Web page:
In the course of experimental approach to the chemical evolution in the primeval sea, we have found that the main products from formaldehyde and hydroxylamine are glycine, alanine, serine, aspartic acid etc., and the products from glycine and formaldehyde are serine and aspartic acid. Guanine is found in the two-letter genetic codons of all these amino acids.
Based upon the finding and taking into consideration the probable synthetic pathways of nucleotide bases and protein amino acids in the course of chemical evolution and a correlation between the two-letter codons and the number of carbon atoms in the carbon skeleton of amino acids, 1 have been led to a working hypothesis on the interdependent genesis of nucleotide bases, protein amino acids, and primitive genetic code as shown in Table I.
Protein amino acids can be classified into two groups: Purine Group amino acids and Pyrimidine Group amino acids. Purine bases and Pyrimidine bases are predominant in two-letter codons of amino acids belonging to the former and the latter group respectively.
Guanine, adenine, and amino acids of the Purine Group may be regarded as synthesized from C1 and C2 compounds and N1 compounds (including C1N1 compunds such as HCN), probably through glycine, in the early stage of chemical evolution.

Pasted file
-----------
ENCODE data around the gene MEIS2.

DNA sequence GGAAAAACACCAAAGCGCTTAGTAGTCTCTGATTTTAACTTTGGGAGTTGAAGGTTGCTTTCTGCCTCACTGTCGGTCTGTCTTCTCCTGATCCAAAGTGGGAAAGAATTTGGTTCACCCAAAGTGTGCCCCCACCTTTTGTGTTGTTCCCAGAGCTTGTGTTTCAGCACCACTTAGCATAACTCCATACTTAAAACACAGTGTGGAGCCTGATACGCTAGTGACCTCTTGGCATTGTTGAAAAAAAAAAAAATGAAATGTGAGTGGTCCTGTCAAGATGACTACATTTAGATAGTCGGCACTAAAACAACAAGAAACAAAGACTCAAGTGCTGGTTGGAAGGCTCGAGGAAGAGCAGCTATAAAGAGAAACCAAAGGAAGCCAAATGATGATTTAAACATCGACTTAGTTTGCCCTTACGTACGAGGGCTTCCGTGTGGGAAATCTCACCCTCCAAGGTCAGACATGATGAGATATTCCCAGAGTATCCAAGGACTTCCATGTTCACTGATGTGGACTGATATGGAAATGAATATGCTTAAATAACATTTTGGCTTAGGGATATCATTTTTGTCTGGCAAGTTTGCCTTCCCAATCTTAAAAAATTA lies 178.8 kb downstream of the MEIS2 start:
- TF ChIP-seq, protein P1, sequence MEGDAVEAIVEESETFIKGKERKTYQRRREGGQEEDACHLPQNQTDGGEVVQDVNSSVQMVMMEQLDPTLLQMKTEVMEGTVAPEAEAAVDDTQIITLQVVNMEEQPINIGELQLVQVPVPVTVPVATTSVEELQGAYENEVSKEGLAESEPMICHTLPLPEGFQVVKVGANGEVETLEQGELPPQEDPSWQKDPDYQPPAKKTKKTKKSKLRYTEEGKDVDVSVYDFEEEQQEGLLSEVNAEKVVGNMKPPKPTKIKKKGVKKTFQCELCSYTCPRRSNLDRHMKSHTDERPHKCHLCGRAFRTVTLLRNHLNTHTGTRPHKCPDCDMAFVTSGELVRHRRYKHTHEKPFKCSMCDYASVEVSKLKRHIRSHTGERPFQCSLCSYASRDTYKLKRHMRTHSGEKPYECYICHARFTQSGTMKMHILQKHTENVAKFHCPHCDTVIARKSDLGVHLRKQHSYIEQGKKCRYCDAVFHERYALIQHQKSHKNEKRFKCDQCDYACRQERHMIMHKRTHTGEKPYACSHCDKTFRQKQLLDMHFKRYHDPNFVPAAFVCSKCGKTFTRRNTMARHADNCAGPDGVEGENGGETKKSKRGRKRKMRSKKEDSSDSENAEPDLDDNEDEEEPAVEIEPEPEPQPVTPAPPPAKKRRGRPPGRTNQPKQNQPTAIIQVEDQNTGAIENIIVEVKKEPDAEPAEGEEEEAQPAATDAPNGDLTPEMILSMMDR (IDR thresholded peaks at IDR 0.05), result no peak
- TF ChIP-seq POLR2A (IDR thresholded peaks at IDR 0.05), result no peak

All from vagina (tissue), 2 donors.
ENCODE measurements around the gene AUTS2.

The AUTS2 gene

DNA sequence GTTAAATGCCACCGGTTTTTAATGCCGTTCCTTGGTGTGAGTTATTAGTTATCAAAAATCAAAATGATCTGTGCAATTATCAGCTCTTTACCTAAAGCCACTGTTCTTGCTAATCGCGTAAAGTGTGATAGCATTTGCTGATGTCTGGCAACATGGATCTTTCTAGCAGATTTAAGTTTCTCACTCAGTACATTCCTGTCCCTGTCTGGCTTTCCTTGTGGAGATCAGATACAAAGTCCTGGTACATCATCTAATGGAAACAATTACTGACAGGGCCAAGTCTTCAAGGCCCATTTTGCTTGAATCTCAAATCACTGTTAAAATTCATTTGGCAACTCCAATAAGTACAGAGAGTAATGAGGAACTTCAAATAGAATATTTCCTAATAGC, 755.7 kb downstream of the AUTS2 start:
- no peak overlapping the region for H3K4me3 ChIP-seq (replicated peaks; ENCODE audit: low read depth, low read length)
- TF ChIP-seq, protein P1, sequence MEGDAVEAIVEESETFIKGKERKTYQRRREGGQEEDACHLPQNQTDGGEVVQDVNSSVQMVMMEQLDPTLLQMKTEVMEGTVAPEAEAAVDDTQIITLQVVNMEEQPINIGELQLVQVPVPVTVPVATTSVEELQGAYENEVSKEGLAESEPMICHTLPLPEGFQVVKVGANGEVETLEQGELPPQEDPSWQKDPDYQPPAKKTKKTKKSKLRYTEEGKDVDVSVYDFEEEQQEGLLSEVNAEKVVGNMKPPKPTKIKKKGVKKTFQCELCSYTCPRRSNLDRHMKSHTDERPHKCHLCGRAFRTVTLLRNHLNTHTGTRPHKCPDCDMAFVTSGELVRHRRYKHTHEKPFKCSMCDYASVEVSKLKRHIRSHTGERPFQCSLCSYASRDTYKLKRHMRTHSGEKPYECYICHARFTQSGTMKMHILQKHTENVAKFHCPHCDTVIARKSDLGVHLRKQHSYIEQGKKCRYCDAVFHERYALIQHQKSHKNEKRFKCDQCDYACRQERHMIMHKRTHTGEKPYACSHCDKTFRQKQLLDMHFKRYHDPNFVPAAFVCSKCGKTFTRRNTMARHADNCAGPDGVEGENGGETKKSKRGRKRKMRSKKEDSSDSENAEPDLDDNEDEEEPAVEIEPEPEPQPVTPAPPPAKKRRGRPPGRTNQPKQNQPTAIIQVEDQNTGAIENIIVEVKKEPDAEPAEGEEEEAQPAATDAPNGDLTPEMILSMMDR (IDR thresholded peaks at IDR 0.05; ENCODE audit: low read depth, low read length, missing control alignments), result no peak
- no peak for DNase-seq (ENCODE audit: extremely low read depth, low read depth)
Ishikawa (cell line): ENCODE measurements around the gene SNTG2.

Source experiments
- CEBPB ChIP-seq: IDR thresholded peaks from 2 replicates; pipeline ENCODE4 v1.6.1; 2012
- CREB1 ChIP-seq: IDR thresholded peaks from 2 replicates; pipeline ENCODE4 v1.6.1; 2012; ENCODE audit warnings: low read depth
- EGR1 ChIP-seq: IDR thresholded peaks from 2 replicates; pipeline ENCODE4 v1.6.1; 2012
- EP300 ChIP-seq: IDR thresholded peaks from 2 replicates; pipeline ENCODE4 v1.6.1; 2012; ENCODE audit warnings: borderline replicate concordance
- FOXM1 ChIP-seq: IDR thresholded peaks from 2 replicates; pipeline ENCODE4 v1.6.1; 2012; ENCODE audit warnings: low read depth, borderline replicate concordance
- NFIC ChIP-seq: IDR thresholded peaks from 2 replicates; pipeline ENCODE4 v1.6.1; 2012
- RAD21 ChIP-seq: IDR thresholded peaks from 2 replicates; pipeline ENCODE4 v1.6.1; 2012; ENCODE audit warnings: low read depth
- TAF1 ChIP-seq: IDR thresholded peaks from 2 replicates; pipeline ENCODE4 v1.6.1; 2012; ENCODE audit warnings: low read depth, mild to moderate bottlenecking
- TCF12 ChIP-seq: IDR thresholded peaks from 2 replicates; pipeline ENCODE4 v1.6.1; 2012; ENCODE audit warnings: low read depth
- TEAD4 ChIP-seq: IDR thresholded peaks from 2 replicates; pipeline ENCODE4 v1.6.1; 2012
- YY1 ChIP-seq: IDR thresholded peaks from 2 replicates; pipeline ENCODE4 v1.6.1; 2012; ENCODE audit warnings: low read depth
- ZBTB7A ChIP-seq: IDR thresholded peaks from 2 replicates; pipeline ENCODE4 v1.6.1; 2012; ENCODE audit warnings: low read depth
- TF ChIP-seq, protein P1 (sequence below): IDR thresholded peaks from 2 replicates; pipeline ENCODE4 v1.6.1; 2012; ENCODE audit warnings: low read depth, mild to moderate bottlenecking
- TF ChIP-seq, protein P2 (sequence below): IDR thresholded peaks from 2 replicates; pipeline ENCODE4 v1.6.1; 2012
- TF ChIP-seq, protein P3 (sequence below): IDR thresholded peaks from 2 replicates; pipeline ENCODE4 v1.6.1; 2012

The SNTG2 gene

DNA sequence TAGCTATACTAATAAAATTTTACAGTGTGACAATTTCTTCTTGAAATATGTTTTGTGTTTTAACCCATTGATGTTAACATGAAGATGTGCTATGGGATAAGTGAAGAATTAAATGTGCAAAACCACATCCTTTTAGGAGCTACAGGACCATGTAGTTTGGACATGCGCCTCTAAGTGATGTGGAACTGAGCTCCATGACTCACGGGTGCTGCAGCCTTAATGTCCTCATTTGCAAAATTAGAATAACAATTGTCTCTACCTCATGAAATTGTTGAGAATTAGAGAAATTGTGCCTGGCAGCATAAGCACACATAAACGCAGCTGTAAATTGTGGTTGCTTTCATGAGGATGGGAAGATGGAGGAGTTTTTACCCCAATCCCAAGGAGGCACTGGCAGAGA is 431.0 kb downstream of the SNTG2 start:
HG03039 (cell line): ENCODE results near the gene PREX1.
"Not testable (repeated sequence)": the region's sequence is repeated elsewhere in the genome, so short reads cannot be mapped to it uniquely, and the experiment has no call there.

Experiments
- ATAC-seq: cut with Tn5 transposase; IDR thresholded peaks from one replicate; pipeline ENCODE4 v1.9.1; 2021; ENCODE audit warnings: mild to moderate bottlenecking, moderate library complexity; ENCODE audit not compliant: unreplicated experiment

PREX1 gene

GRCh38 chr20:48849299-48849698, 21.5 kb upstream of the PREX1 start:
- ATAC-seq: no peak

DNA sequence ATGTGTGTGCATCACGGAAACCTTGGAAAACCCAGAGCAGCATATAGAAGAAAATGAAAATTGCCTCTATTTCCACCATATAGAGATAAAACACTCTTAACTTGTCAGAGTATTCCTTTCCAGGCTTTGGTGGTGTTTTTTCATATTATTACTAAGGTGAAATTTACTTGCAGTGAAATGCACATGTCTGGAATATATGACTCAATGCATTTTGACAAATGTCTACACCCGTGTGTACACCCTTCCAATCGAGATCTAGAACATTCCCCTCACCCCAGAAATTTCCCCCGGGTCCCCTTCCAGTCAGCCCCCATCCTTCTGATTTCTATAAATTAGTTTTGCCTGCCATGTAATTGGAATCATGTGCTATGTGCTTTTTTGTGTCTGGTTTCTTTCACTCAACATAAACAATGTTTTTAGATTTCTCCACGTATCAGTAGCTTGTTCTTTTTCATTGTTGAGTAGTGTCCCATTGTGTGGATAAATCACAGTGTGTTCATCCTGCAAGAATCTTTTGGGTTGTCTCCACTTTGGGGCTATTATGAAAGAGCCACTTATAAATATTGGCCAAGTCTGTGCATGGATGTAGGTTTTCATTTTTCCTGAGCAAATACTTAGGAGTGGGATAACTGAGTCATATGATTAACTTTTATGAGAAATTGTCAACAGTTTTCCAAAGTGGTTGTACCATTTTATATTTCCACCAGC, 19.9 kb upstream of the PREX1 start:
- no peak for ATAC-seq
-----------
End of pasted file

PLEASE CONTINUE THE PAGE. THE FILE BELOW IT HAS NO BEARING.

Uracil, cytosine, and amino acids of the Pyrimidine Group may be regarded as synthesized directly or indirectly from three-carbon chain compounds. This synthesis became possible after the accumulation of three-carbon chain compounds and their derivatives in the primeval sea.
The Purine Group can be further classified into a Guanine or (Gly+nC1) Subgroup and an Adenine or (Gly+nC2) Subgroup or simply nC2 Subgroup. The Pyrimidine Group can be further classified into a Uracil or C3C6C9 Subgroup and a Cytosine or C5-chain Subgroup (Table I).
It is suggested that the primitive genetic code was established by a specific interaction between amino acids and their respective nucleotide bases. The interaction was dependent upon their concentration in the primeval environments and the binding constants between amino acids and their respective bases.
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Egami, F. A working hypothesis on the interdependent genesis of nucleotide bases, protein amino acids, and primitive genetic code. Origins Life Evol Biosphere 11, 197–202 (1981). https://doi.org/10.1007/BF00931385
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